WASHINGTON (Reuters) - The House of Representatives approved on Thursday an extension of jobless benefits for the long-term unemployed amid signs of a continued weak U.S. jobs market, but its fate appears uncertain in the Senate.
The House voted 270-153 to restore benefits for more than 1 million people whose payments ran out in early June. The measure would extend the federal long-term jobless aid program through November and retroactively restore benefits to eligible people.
But the Senate has rejected several attempts to extend jobless benefits amid worries about record budget deficits, and it is not scheduled to address the issue again until mid-July.
“For every job available there are five unemployed workers,” said House Ways and Means Committee Chairman Sander Levin. “This issue is fundamentally an emergency for our country and our economy.”
Republican opponents argued that the $34 billion cost should be offset by taking unspent money from last year’s economic stimulus program.
“Our inability to get our fiscal house in order isn’t just damaging the future generations, it is wreaking havoc on jobs today,” said Representative Dave Camp, the top Republican on the Ways and Means Committee.
Eleven fiscally conservative Democrats, many of whom represent low-unemployment areas, also voted against the measure. Some 29 Republicans voted for the bill.
The $1.4 trillion deficit and $13 trillion debt are becoming major issues in the run-up to the November congressional elections in which Republicans hope to regain control of Congress.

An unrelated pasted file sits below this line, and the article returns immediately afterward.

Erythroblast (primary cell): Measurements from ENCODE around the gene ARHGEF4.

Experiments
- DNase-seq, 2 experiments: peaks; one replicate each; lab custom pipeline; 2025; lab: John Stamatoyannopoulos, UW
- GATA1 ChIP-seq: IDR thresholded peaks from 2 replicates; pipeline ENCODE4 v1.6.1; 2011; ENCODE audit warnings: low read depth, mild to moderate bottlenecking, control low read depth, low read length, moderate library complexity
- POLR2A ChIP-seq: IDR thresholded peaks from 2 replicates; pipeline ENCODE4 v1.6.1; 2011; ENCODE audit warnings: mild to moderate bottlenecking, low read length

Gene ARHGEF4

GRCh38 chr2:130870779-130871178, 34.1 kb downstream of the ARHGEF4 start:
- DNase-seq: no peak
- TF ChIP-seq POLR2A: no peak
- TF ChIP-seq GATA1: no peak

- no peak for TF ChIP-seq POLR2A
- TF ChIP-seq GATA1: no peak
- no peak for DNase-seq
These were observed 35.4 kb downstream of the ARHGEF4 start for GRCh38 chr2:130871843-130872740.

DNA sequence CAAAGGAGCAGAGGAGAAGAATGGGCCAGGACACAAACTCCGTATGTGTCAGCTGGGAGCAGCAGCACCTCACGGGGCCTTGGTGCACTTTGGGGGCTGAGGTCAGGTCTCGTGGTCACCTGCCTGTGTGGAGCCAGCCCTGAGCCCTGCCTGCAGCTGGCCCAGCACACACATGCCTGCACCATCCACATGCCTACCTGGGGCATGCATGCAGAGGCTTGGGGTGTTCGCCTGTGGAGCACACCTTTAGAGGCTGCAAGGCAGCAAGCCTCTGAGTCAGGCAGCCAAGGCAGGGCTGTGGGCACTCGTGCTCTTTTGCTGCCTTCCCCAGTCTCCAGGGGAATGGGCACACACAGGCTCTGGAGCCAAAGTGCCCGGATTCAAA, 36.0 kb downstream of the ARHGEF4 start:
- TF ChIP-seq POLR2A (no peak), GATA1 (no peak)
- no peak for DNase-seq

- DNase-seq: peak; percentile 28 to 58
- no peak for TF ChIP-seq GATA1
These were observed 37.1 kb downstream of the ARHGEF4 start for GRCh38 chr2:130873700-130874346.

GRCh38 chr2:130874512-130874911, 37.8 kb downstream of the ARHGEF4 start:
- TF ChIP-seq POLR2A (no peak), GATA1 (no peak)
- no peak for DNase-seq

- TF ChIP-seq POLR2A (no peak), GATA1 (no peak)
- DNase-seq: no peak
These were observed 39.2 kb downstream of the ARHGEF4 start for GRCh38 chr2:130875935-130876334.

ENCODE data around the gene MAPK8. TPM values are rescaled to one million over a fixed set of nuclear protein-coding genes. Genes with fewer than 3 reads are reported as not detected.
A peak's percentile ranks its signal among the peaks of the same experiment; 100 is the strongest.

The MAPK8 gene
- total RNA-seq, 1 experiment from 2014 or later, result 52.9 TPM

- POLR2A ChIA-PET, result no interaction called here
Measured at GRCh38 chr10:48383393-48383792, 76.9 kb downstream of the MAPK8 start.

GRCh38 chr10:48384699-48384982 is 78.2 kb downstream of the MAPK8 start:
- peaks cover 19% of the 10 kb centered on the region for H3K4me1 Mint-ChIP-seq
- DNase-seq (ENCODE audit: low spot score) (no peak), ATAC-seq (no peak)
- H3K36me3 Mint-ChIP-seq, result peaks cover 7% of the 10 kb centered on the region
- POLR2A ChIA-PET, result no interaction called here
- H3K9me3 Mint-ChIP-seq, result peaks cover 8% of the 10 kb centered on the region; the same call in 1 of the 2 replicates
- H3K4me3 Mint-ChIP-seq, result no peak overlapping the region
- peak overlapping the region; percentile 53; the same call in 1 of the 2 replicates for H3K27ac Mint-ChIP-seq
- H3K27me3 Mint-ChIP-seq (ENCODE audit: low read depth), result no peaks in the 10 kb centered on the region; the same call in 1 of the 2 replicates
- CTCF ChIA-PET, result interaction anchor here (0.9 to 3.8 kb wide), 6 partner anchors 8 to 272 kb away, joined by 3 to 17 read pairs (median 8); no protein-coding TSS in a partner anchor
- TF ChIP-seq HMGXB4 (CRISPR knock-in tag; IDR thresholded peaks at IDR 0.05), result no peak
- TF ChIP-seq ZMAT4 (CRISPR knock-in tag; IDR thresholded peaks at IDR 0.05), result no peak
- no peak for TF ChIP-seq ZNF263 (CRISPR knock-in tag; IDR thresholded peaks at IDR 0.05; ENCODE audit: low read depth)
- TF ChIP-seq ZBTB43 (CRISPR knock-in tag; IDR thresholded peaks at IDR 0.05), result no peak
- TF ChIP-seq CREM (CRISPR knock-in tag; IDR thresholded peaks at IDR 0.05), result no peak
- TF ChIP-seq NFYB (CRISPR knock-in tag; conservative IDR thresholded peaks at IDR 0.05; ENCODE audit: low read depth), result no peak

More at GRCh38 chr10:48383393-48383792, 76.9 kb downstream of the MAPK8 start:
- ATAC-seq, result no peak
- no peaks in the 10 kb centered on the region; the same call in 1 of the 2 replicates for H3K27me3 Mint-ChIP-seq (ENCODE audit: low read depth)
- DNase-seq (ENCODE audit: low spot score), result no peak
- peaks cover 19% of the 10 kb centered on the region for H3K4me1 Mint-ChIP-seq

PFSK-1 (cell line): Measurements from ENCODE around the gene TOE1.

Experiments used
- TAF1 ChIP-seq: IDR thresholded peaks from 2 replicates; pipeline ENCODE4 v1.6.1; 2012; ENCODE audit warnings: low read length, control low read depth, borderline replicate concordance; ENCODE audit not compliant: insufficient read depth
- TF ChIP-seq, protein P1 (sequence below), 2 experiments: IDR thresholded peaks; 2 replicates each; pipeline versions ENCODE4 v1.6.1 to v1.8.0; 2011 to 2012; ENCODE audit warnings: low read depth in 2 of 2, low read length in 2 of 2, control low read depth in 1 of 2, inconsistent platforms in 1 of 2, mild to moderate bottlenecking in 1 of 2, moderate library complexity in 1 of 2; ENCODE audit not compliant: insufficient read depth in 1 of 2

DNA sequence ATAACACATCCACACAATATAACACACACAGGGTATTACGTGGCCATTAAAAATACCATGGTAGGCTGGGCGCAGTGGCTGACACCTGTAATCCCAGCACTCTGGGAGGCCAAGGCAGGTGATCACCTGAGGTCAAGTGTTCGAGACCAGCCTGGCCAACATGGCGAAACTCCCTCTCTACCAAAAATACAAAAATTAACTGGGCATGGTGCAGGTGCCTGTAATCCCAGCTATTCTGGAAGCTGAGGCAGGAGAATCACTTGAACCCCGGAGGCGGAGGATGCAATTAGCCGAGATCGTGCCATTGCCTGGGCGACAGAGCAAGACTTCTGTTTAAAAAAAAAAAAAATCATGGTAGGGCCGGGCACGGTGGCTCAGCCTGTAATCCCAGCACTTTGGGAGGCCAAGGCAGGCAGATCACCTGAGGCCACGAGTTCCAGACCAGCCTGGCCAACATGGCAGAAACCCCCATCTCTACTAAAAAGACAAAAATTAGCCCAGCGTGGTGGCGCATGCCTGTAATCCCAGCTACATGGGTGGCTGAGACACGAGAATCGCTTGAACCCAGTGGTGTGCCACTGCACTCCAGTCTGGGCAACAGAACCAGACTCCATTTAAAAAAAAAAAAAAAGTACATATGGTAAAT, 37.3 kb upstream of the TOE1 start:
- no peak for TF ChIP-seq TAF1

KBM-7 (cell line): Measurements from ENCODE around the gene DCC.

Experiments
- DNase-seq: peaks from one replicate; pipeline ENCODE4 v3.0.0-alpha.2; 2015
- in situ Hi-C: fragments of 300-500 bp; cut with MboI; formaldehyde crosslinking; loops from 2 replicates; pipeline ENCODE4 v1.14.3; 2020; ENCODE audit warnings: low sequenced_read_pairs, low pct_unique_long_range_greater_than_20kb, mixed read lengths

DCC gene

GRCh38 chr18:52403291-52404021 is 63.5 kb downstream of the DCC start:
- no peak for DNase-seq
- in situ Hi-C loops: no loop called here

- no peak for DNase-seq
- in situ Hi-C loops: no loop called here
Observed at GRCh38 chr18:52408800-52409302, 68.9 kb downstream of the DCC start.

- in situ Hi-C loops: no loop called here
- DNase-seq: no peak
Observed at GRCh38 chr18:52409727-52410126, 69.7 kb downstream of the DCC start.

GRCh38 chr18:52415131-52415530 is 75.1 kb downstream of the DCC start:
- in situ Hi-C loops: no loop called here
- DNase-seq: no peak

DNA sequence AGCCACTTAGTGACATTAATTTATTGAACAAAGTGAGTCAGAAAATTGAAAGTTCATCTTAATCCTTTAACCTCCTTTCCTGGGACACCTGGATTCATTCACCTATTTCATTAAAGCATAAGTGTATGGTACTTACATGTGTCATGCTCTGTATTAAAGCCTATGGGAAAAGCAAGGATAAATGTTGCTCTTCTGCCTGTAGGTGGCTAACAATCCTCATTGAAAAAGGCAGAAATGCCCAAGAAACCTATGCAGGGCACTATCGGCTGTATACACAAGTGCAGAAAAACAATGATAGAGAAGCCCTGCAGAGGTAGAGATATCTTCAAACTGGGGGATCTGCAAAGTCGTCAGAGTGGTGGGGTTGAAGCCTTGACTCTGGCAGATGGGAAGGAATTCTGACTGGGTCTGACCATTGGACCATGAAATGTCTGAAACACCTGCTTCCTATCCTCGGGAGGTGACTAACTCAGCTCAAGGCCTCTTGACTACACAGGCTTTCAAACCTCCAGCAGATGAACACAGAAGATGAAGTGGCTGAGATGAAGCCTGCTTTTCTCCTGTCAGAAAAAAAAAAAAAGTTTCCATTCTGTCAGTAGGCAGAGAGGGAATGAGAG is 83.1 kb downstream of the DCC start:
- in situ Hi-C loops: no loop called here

Voters are also nervous about the fragile economy and nearly 10 percent unemployment rate, and data released on Thursday suggest the jobs market remains weak.
New claims for state jobless benefits unexpectedly rose last week by 13,000 to 472,000, the Labor Department said. Analysts had expected claims to fall to 452,000.
A clearer picture of the U.S. jobs market will emerge on Friday when the government issues the June employment report.
The Senate must approve the bill before it can go to President Barack Obama to sign. But a Democratic effort to renew the program was blocked on Wednesday night by Senate Republicans who objected to deficit spending.
Democrats fell one vote short of the 60 needed in the 100-member Senate to advance the bill. Two Republicans, Susan Collins and Olympia Snowe, supported the Democratic effort. One Democrat, Ben Nelson, joined Republicans in opposing it.
Senate Democratic Leader Harry Reid said he will try again in mid-July once a replacement for Senator Robert Byrd, who died on Monday, is named. A Democrat is expected to get the seat.
Reporting by Donna Smith; Editing by Xavier Briand